Until 26 April 2022 market parties had the opportunity to comment on the draft Guidelines. The ACM was one of the parties that provided input. In general, the ACM is highly supportive, as it has also given several suggestions, which are discussed below:
- The ACM is pleased to see that the EC recognises the existence of out-of-market benefits in the form of collective benefits. However, the ACM advocates, amongst other things, for a broader application of the fair share condition, taking into account the benefits to society as a whole and not just to the individual user. The ACM states that an appreciable objective advantage must be enjoyed by consumers, which can only be assessed on a case-by-case basis, taking into account the relevant context. This fully reflects the consistent case law of the CJEU. The approach of the EC is narrower since it requires full compensation for consumers. Therefore the ACM is concerned that businesses will remain reluctant to invest resources in new sustainability initiatives. This will take away the sustainability benefit in the timely manner that is required, e.g., decreasing the economic dependence on fossil fuels, which will prevent climate change and will foster energy independence.
- However, the ACM welcomes the “soft” safe harbour, which is in line with its own view that competition law basically does not stand in the way of sustainability agreements. According to the ACM, the current wording implies that the soft safe harbour is only applicable to the creation of new sustainability standards, whilst businesses may also conclude agreements to apply an existing standard. The ACM believes that the soft safe harbour should apply to both existing and new sustainability standards. It seems to be equally (or even more) acceptable from a competition law perspective to jointly apply an existing standard as compared to new standards.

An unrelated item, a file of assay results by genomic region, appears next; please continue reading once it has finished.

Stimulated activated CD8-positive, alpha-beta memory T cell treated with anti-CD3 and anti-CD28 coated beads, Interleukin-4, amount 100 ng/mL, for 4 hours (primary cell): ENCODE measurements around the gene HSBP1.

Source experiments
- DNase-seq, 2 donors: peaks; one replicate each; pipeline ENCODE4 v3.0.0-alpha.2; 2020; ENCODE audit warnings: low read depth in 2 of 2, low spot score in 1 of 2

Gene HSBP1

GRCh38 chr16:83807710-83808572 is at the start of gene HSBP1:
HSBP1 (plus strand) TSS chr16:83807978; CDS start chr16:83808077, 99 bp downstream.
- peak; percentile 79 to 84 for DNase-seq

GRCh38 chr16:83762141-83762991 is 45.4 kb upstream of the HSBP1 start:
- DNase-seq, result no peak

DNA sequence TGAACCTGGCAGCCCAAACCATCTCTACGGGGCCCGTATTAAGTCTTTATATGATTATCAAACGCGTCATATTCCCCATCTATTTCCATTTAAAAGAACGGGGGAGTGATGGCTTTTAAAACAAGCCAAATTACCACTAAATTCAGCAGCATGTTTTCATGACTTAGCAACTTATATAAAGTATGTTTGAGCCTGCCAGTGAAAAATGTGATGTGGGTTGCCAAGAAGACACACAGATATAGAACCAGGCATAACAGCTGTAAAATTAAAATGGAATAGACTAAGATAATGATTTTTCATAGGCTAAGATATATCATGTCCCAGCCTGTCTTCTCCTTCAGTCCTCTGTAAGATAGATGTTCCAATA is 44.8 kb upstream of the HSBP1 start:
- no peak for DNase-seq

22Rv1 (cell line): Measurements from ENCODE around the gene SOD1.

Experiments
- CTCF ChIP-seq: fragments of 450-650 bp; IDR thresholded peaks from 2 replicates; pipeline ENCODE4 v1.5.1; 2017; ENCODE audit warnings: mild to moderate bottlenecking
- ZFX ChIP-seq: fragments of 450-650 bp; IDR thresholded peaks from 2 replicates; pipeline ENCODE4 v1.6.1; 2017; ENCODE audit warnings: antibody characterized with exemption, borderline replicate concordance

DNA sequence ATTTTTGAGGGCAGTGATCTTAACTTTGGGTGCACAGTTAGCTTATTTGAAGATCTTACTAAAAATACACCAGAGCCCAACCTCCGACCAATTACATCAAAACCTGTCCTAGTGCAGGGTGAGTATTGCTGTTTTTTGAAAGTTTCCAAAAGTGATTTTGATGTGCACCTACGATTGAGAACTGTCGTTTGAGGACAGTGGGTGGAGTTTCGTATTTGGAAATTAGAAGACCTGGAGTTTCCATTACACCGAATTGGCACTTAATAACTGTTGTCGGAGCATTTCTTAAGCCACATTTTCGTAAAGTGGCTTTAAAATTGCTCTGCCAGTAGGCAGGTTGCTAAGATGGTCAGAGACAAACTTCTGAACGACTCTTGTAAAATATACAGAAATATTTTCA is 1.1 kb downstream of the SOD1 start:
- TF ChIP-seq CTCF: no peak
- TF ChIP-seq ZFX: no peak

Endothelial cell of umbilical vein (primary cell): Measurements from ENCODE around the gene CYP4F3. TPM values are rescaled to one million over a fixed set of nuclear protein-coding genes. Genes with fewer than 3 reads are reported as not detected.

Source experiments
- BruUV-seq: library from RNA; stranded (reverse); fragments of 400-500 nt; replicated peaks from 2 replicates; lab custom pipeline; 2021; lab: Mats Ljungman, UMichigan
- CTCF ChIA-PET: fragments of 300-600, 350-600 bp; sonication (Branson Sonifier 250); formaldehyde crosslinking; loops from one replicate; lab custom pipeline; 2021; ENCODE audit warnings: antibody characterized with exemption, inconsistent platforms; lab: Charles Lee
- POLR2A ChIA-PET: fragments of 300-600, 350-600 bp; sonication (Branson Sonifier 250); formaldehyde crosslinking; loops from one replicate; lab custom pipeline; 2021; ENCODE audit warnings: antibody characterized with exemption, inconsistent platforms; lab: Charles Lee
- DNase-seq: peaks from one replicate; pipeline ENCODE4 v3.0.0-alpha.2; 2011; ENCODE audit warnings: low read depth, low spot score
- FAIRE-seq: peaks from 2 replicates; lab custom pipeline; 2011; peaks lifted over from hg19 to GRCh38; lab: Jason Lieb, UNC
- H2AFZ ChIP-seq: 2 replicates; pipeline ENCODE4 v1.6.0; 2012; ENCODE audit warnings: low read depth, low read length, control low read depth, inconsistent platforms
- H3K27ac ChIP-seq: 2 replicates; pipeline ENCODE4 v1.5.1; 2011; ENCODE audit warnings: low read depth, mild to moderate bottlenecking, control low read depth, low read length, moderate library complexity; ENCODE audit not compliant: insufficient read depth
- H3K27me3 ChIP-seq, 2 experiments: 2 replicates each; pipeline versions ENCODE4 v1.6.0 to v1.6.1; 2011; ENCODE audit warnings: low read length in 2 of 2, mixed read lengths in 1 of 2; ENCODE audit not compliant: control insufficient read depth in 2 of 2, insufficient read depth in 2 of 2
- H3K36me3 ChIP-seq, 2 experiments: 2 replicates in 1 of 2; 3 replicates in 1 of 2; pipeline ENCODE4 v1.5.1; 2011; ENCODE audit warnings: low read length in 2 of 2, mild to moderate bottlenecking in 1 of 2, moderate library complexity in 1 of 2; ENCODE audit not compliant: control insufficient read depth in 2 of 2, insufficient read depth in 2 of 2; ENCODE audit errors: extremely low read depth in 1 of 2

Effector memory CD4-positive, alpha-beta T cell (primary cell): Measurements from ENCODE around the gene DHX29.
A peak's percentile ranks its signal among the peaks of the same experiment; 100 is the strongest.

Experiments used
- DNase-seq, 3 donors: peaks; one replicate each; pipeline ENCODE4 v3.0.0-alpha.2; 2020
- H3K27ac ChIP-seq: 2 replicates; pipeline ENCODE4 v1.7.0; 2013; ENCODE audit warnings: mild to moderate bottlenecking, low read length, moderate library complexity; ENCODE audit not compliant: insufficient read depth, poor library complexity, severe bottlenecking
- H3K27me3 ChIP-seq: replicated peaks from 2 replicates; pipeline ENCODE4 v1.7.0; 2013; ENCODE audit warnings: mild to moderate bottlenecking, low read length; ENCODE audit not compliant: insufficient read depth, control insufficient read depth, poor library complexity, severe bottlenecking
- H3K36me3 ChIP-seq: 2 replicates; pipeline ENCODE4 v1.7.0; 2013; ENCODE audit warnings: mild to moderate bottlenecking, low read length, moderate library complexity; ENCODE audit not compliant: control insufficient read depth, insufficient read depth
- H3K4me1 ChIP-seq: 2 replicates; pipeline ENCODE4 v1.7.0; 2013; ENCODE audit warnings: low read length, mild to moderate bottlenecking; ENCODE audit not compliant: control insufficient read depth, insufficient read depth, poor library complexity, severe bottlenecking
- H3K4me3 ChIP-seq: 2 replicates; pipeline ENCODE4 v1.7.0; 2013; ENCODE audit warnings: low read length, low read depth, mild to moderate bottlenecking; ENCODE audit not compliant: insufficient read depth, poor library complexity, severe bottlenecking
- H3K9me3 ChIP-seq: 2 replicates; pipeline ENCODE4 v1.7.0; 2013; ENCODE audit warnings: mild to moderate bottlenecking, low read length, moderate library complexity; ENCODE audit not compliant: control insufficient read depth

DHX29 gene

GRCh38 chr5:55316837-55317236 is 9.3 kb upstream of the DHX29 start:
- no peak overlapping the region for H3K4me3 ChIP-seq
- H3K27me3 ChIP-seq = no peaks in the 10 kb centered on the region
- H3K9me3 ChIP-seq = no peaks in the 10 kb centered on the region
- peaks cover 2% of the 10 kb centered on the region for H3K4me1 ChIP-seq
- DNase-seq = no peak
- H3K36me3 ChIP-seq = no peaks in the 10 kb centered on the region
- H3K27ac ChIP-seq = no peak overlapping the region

National Competition Authorities
National Competition Authorities, including those from Greece, Austria, the UK and the Netherlands, are also very active in developing competition law guidance for sustainability agreements. The EC has subsequently provided its own guidance on sustainability initiatives. Nonetheless, it does not endorse the more liberal approach that several National Competition Authorities have taken.
In particular, the ACM takes a more liberal approach to the assessment of efficiency defences in sustainability initiatives. Also, it is convinced that out -of -market efficiencies benefiting other consumers must also be taken into account. Full compensation for negatively affected consumers is therefore not required.
The ACM takes a proactive role in the European debate on sustainability initiatives under competition law. It is leading the way towards a greener application of competition law and aims to provide more legal clarity when assessing sustainability agreements. The ACM has already recognised that more room is needed for businesses that want to invest in green and meaningful initiatives. The ACM has mentioned that once the Commission’s draft Guidelines have been adopted it will re-evaluate its own draft Guidance on sustainability agreements.
It is good to see that, after the National Competition Authorities have acted as frontrunners in providing guidance on the assessment of sustainability collaboration, the necessary steps have also been taken at a European level. We will inform you as soon as there is clarity on the final -draft- Guidelines. For practical guidance on the interplay between collaboration on sustainability initiatives and the significant consequences of breaching the competition law rules, check the draft revised Horizontal Guidelines of the European Commission and the draft Leidraad Duurzaamheidsafspraken ACM. If you need any further advice, please get in touch with one of our lawyers.